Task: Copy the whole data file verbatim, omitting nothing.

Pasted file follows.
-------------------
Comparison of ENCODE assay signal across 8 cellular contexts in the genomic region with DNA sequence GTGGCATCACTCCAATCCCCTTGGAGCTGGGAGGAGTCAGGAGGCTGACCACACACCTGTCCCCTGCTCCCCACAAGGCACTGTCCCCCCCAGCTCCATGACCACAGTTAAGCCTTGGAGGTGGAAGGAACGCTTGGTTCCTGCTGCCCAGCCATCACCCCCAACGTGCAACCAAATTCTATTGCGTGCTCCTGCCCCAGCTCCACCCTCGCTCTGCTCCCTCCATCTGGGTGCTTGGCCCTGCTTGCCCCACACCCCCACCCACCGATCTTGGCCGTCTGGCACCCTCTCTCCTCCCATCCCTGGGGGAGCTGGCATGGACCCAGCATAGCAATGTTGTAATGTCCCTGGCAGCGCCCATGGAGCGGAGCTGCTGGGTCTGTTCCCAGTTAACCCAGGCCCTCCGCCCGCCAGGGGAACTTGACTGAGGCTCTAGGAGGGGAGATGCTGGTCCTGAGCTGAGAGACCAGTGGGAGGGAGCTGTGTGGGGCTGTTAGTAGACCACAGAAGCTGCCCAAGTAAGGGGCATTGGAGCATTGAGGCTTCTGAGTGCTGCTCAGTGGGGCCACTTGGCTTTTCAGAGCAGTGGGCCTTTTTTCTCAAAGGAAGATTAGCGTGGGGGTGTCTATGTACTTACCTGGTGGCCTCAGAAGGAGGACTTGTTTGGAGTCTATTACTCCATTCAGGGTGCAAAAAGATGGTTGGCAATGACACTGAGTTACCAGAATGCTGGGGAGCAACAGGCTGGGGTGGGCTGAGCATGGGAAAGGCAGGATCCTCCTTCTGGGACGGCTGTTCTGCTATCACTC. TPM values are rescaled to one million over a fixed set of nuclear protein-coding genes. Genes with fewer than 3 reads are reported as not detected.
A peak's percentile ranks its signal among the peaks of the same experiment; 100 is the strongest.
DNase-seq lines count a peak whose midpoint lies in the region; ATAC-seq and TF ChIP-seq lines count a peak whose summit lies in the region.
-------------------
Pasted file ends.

Comparison of ENCODE assay signal across 8 cellular contexts in the genomic region with DNA sequence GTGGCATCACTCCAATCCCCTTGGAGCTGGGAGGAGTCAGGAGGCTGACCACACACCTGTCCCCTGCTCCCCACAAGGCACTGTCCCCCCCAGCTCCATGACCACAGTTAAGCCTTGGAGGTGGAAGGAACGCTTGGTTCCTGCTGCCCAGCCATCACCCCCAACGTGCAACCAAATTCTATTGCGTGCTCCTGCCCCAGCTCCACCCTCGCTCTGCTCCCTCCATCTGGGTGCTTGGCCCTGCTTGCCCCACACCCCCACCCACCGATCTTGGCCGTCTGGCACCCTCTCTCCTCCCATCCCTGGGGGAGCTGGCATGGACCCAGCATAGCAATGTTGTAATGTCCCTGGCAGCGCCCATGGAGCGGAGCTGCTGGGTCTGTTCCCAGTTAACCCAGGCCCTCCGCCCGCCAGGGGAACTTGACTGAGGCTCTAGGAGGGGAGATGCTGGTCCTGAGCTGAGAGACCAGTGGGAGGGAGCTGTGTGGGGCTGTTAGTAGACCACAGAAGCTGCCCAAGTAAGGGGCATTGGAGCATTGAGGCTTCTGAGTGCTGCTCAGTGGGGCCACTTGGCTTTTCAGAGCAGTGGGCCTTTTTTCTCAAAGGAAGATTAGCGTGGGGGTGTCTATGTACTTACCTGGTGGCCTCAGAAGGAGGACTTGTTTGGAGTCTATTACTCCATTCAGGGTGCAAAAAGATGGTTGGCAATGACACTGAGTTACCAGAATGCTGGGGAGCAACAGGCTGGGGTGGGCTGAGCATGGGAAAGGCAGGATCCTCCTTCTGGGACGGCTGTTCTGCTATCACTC. TPM values are rescaled to one million over a fixed set of nuclear protein-coding genes. Genes with fewer than 3 reads are reported as not detected.
A peak's percentile ranks its signal among the peaks of the same experiment; 100 is the strongest.
DNase-seq lines count a peak whose midpoint lies in the region; ATAC-seq and TF ChIP-seq lines count a peak whose summit lies in the region.